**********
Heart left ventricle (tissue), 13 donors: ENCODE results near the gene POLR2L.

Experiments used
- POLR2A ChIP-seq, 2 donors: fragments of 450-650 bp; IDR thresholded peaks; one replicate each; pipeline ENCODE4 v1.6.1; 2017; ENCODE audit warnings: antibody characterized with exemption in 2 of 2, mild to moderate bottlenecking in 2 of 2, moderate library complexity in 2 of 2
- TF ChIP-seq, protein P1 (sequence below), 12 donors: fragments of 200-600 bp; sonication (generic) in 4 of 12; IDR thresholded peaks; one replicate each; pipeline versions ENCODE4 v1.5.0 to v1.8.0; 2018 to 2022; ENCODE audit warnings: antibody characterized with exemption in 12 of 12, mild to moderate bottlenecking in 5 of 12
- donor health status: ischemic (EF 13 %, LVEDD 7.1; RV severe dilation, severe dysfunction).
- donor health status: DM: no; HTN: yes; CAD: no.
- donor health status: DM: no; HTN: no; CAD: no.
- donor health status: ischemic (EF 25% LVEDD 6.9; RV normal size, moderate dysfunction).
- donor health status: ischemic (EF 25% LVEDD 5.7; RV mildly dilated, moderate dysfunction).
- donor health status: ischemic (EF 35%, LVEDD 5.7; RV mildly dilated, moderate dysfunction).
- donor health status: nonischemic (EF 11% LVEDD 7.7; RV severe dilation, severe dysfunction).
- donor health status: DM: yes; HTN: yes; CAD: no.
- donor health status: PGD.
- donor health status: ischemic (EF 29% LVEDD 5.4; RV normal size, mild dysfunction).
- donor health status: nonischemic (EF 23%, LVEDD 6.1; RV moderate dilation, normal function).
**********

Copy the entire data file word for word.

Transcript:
Heart left ventricle (tissue), 13 donors: ENCODE results near the gene POLR2L.

Experiments used
- POLR2A ChIP-seq, 2 donors: fragments of 450-650 bp; IDR thresholded peaks; one replicate each; pipeline ENCODE4 v1.6.1; 2017; ENCODE audit warnings: antibody characterized with exemption in 2 of 2, mild to moderate bottlenecking in 2 of 2, moderate library complexity in 2 of 2
- TF ChIP-seq, protein P1 (sequence below), 12 donors: fragments of 200-600 bp; sonication (generic) in 4 of 12; IDR thresholded peaks; one replicate each; pipeline versions ENCODE4 v1.5.0 to v1.8.0; 2018 to 2022; ENCODE audit warnings: antibody characterized with exemption in 12 of 12, mild to moderate bottlenecking in 5 of 12
- donor health status: ischemic (EF 13 %, LVEDD 7.1; RV severe dilation, severe dysfunction).
- donor health status: DM: no; HTN: yes; CAD: no.
- donor health status: DM: no; HTN: no; CAD: no.
- donor health status: ischemic (EF 25% LVEDD 6.9; RV normal size, moderate dysfunction).
- donor health status: ischemic (EF 25% LVEDD 5.7; RV mildly dilated, moderate dysfunction).
- donor health status: ischemic (EF 35%, LVEDD 5.7; RV mildly dilated, moderate dysfunction).
- donor health status: nonischemic (EF 11% LVEDD 7.7; RV severe dilation, severe dysfunction).
- donor health status: DM: yes; HTN: yes; CAD: no.
- donor health status: PGD.
- donor health status: ischemic (EF 29% LVEDD 5.4; RV normal size, mild dysfunction).
- donor health status: nonischemic (EF 23%, LVEDD 6.1; RV moderate dilation, normal function).